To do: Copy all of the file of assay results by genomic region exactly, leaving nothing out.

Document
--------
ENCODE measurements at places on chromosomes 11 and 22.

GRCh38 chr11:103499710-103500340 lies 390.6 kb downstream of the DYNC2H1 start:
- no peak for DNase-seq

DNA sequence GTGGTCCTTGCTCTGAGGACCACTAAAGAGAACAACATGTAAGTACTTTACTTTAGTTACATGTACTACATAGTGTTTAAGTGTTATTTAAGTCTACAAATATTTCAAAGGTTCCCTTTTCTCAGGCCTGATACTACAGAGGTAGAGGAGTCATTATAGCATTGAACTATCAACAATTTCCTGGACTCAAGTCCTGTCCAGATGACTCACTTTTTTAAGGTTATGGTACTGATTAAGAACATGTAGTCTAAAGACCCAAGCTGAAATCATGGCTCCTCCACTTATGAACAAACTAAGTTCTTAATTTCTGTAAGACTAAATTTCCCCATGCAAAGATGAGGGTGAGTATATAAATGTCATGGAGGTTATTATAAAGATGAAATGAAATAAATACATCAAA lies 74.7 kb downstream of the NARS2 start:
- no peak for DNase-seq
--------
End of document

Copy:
ENCODE measurements at places on chromosomes 11 and 22.

GRCh38 chr11:103499710-103500340 lies 390.6 kb downstream of the DYNC2H1 start:
- no peak for DNase-seq

DNA sequence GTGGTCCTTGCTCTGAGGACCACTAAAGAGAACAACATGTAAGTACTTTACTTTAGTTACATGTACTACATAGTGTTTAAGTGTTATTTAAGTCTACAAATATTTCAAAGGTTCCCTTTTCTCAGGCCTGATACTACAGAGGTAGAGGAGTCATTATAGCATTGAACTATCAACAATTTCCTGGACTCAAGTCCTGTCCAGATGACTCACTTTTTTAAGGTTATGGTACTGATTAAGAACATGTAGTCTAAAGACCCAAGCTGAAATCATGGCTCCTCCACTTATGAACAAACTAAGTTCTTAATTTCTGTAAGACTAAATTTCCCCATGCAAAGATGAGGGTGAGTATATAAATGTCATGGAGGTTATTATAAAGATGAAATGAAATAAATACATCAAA lies 74.7 kb downstream of the NARS2 start:
- no peak for DNase-seq